A positive number defining the learning rate. Possible if model is either 'EWA' or 'FS'

grid.eta

A vector of positive numbers defining potential learning rates for 'EWA' of 'FS'. The learning rate is then calibrated by sequentially optimizing the parameter in the grid. The grid may be extended online if needed by the aggregation rule.

gamma

A positive number defining the exponential step of extension of grid.eta when it is needed. The default value is 2.

alpha

A number in [0,1]. If the model is 'FS', it defines the mixing rate. If the model is 'OGD', it defines the order of the learning rate: η_t = t^{-α}.

grid.alpha

A vector of numbers in [0,1] defining potential mixing rates for 'FS' to be optimized online. The grid is fixed over time. The default value is [0.0001,0.001,0.01,0.1].

lambda

A positive number defining the smoothing parameter of 'Ridge' aggregation rule.

grid.lambda

Similar to grid.eta for the parameter lambda.

simplex

A boolean that specifies if 'OGD' does a project on the simplex. In other words, if TRUE (default) the online gradient descent will be under the constraint that the weights sum to 1 and are non-negative. If FALSE, 'OGD' performs an online gradient descent on K dimensional real space. without any projection step.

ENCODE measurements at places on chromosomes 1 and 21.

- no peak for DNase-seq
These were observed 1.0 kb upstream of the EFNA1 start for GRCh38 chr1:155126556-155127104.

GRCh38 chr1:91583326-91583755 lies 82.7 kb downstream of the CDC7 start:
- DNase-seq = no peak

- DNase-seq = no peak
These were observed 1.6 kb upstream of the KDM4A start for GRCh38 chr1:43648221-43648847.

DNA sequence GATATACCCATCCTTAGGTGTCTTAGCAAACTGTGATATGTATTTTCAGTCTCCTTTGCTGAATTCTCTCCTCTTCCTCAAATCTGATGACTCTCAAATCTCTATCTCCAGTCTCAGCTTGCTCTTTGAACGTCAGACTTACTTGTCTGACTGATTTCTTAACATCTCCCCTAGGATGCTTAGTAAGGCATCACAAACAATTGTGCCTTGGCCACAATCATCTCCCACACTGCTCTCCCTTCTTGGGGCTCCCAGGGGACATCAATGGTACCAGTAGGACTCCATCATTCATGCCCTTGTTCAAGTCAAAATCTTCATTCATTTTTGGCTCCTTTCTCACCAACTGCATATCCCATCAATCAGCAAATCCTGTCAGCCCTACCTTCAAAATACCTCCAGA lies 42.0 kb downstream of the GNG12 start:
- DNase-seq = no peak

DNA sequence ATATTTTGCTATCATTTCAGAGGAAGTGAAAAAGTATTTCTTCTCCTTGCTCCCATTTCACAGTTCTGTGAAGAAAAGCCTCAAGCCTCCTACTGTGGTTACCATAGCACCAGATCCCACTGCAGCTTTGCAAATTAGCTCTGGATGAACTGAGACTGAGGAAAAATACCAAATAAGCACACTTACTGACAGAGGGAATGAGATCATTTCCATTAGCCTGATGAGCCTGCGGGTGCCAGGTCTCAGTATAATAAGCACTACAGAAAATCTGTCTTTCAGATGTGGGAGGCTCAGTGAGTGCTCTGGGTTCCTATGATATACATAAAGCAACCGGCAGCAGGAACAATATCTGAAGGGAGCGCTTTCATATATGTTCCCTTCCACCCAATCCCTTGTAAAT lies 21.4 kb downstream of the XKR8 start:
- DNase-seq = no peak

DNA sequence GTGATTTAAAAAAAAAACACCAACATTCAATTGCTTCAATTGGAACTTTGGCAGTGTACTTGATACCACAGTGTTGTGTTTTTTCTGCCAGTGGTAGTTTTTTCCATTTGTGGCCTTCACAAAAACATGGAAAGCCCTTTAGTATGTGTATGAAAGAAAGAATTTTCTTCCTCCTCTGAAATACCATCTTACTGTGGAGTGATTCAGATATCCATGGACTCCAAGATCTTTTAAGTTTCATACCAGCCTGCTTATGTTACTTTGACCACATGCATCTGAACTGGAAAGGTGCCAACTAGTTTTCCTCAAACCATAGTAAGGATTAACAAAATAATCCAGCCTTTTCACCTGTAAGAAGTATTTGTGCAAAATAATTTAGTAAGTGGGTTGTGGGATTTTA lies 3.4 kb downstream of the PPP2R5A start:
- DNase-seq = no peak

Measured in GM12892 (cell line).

averaged

A boolean (default is FALSE). If TRUE the coefficients and the weights returned (and used to form the predictions) are averaged over the past. It leads to more stability on the time evolution of the weights but needs more regularity assumption on the underlying process genearting the data (i.i.d. for instance).

x

An object of class mixture

...

Additional parameters

object

An object of class mixture

Value

An object of class mixture that can be used to perform new predictions. It contains the parameters model, loss.type, loss.gradient, experts, Y, awake, and the fields

coefficients

A vector of coefficients assigned to each expert to perform the next prediction.

weights

A matrix of dimension c(T,K), with T the number of instances to be predicted and K the number of experts. Each row contains the convex combination to form the predictions

prediction

A matrix with T rows and d columns that contains the predictions outputted by the aggregation rule.

loss

The average loss (as stated by parameter loss.type) suffered by the aggregation rule.

parameters

The learning parameters chosen by the aggregation rule or by the user.

training

A list that contains useful temporary information of the aggregation rule to be updated and to perform predictions.

Methods (by class)

  • mixture: print

  • mixture: summary

Author(s)

Pierre Gaillard <pierre@gaillard.me>

See Also

See opera-package and opera-vignette for a brief example about how to use the package.